Since 1990, photographer Jock McDonald has made some 50 trips to Cuba. What keeps him coming back, are the friendships he has found.
Jock McDonald went to Cuba for the first time in 1990 with Bernardo Gonzalez, the son of Mexican Minister of Culture Juan Francisco Gonzalez. The elder Gonzalez had had become somewhat of a mentor to Jock on Latin American culture after giving him his first retrospective show in Mexico. “Juan Francisco said to me, ‘You’ll never understand Latin America if you don’t understand Cuba,’” Jock recalls.
“But he said, ‘I’m not going, I’m married. I’m going to have my son take you.’ I will never forget the look in his son’s eyes, the look that said, ‘I’m not taking a gringo to Cuba!’” Jock laughs.
They went for two weeks and drove around the island. It was during the “Special Period” in Cuba, when the Soviet Union had stopped pouring massive amounts of money into the tiny island nation. “There were no jobs, no money, no gasoline—people were starving. It was a really bad time,” says Jock.
“When I got into Cuba that first trip I was actually frightened to be there. It felt dangerous. Like I was in harms way,” he says. There was a strong military presence—in Cuba, the military and the police are the same thing.
Nothing bad did happen, but Jock said the feeling of desperation was palatable. “You could see it in their faces. It felt like there could be a revolution. I’ve been going back ever since.”
Jock says Cubans, like many citizens of communist countries, have two personalities: One is the political personality—that they’re pro-revolution—and the other is their private personality, which is what they really think of what’s going on. In those days, if a Cuban told you what they really thought of what was going on, they were really putting themselves in harm’s way: They could be turned in to the authorities by you or by someone that overheard the conversation for saying they were against the revolution.
To have a private conversation with a Cuban is a sign that they really trust you. “When you have a friend in a Cuban, they will literally give you the shirt off their back—and they don’t have enough to give but they do.”
What Jock also likes about Cuba is the lack of cell phones and Internet—although that’s rapidly changing. “When you’re with playing dominoes or hanging out with someone, you’re really with them and they’re with you. I love that.”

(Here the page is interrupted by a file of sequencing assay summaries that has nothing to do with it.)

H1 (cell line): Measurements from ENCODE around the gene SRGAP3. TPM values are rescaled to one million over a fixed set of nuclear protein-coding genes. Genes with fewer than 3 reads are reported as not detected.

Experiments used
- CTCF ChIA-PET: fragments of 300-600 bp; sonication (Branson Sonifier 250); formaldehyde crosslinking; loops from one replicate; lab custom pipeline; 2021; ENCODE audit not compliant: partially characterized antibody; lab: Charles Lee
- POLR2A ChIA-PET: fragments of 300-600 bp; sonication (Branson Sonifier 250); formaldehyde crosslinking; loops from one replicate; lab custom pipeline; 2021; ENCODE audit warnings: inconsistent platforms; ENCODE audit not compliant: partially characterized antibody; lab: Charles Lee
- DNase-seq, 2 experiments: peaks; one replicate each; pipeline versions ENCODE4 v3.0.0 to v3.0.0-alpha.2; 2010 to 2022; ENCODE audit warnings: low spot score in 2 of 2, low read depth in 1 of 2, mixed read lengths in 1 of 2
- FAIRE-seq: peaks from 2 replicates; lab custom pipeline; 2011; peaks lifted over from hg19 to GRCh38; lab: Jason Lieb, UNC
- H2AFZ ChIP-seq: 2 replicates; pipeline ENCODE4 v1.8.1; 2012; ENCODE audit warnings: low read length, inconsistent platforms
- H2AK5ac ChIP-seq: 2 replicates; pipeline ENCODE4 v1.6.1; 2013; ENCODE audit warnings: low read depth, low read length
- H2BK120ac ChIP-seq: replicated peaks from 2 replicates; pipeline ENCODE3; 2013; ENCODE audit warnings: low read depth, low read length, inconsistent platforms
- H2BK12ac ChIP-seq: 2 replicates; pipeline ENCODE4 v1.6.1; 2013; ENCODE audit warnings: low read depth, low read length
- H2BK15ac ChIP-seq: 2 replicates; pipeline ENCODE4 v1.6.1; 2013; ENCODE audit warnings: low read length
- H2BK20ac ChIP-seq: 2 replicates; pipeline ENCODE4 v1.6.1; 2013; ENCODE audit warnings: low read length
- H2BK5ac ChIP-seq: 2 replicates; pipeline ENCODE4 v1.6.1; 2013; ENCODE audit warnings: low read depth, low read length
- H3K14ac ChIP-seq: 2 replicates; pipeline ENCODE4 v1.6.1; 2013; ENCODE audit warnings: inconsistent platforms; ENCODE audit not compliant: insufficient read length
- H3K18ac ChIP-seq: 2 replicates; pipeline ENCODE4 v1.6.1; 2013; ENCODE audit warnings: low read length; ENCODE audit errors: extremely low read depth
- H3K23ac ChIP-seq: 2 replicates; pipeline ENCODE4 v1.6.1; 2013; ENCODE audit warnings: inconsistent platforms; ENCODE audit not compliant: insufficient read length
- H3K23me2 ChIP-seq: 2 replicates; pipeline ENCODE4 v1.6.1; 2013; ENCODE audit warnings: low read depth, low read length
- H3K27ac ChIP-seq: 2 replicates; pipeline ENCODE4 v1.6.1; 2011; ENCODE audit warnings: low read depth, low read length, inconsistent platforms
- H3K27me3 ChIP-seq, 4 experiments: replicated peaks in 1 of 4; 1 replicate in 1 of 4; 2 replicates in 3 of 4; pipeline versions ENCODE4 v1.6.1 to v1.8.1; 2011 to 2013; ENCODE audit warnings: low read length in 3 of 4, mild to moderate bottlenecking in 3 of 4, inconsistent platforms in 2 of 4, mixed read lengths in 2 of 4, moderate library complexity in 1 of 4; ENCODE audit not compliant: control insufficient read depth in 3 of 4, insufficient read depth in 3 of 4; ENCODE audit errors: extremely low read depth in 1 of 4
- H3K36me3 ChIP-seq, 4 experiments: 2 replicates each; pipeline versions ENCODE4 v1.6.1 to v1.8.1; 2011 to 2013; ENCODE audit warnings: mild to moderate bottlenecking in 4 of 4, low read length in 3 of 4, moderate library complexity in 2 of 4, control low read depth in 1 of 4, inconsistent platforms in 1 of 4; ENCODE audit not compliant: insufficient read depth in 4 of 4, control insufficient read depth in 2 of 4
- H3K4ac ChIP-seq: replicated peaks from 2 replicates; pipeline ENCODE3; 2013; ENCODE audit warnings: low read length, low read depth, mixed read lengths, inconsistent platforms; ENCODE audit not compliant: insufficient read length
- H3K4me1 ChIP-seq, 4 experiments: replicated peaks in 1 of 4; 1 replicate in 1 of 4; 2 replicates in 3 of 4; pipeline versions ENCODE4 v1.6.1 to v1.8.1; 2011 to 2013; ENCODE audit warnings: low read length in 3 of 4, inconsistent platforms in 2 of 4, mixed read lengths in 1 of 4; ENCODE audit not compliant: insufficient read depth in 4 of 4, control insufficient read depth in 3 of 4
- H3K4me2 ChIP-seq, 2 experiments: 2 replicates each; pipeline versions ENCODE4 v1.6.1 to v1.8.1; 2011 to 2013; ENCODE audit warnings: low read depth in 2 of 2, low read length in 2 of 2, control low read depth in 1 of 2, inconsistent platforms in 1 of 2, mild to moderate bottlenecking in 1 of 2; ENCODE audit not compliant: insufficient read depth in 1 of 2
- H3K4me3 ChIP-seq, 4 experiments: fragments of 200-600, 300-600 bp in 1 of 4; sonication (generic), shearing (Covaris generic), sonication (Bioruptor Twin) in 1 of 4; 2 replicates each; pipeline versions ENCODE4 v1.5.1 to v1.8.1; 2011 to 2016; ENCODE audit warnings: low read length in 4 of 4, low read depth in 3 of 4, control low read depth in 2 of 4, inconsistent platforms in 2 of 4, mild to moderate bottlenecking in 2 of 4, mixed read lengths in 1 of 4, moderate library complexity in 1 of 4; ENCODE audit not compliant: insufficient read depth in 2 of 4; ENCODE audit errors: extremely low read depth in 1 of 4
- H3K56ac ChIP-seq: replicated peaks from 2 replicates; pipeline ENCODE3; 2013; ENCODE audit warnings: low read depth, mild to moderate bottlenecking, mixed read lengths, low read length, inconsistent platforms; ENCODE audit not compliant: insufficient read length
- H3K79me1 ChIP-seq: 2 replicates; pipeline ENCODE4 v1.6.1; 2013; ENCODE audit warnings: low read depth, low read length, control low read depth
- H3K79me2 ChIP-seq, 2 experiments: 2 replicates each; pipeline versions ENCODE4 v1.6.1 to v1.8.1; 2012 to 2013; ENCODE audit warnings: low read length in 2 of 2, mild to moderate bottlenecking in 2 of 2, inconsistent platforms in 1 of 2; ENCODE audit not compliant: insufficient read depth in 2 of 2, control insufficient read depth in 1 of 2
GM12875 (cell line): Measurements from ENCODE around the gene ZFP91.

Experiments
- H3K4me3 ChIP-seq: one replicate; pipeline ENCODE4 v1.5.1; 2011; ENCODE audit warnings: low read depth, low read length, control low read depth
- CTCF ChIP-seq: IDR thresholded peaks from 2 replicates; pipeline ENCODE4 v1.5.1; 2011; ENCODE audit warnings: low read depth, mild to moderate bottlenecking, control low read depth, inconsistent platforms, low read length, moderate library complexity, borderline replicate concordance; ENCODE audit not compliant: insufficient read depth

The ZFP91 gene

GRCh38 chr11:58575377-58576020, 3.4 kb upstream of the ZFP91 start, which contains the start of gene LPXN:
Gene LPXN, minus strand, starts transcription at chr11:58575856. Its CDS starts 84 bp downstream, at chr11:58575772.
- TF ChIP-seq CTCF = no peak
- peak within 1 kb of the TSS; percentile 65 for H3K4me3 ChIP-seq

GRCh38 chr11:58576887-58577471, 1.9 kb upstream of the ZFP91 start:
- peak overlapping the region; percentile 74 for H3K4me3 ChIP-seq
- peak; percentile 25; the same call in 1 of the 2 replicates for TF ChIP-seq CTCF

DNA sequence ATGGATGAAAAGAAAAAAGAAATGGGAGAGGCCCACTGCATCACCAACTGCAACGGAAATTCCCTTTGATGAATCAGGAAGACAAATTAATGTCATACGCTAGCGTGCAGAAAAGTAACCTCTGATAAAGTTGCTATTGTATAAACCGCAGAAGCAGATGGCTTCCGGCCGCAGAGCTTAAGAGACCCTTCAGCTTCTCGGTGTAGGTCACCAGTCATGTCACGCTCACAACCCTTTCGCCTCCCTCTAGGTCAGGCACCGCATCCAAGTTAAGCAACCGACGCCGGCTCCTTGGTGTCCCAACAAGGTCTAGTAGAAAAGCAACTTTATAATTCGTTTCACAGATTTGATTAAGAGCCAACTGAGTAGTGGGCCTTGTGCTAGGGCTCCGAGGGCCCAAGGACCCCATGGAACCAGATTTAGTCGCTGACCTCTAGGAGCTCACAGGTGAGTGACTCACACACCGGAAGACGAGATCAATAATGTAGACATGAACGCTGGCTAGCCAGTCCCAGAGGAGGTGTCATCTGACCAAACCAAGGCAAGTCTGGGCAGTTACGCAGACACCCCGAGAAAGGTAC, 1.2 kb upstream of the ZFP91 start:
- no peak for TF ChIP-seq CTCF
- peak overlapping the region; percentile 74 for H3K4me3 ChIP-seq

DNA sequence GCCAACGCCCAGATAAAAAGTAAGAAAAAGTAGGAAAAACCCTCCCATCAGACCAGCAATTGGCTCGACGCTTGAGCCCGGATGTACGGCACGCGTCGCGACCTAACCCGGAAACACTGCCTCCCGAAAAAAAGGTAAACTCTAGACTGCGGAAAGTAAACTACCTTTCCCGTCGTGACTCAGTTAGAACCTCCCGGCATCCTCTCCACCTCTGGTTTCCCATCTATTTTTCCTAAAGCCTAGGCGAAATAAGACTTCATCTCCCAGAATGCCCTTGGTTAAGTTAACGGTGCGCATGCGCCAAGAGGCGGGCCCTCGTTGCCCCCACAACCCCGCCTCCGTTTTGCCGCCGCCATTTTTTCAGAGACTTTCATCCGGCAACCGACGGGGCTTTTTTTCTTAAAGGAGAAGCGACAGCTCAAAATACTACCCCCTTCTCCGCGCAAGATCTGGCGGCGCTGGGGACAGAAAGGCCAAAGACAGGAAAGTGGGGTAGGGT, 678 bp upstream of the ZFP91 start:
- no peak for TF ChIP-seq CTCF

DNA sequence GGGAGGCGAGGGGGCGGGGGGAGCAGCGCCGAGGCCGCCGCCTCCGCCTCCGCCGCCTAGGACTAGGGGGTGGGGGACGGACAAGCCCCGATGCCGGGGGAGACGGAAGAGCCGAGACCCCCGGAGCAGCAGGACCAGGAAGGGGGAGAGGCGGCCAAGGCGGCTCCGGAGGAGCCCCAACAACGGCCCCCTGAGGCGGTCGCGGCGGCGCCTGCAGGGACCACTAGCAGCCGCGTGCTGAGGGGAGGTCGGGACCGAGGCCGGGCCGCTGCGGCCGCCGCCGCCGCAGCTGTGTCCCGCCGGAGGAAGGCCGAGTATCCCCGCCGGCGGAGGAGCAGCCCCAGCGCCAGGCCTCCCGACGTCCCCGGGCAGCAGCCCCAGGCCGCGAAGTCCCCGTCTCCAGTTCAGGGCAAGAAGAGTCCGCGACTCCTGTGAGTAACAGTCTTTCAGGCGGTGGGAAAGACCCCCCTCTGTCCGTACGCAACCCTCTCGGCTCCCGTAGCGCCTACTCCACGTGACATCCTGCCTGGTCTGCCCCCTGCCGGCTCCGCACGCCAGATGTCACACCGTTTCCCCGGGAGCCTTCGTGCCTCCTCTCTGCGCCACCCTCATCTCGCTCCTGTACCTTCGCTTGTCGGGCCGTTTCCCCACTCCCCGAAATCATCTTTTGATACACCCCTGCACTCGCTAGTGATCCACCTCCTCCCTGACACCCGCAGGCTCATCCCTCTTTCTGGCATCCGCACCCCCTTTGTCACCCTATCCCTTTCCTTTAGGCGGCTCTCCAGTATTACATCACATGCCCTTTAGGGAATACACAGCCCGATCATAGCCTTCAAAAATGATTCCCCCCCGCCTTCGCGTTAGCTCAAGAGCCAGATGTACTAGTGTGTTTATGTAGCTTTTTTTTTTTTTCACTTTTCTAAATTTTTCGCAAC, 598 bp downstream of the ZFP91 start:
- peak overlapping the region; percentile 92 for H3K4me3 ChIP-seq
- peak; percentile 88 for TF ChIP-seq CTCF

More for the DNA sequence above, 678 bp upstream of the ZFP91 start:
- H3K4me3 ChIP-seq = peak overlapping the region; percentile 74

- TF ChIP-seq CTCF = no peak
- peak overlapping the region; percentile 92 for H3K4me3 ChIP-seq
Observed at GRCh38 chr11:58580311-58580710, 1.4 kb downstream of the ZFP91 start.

Before he went to Cuba, Jock’s personal work (he is also a commercial advertising photographer and television director) had to do with making portraits of farmers; a project that he says allowed him to get back to the roots of photography—just a camera, with natural light, capturing a moment. In Cuba, a country where he didn’t speak the language, he found that manipulating his portraits was that much more difficult; he says learned to take what he saw.
In the 25 years since that first trip, Jock estimates that he has been to Cuba around 50 times. In the beginning, he went once a year. Now he goes several times per year leading highly individualized and specialized workshops, sometimes for a small group, sometimes for a single photographer. He’s taken photographers working on a variety of projects, from the Cuban transgender scene, to the kitchens of Havana. “You can’t do that when you go on a big tour,” he says.
But what he works on when he goes on his own, is water. “When I go I just photograph the water and the seas. It’s a project I’ve been working on for years now, which I call Liquidity.” Jock says that there’s nothing particularly different or interesting about the water in Cuba, it’s that when he’s in Cuba, he’s different. “I’m not distracted by the bombardment of modern life, by the text and the emails. “When I’m in Cuba, I have the opportunity to take the time to look at the water.”
Jock McDonald will join The Image Flow’s Stuart Schwartz in leading two workshops to Cuba in 2016: A Cuban Vision of Cuba February 1 – 7 and The Havana Highway: Rum, Cars & Cigars February 10 – 16.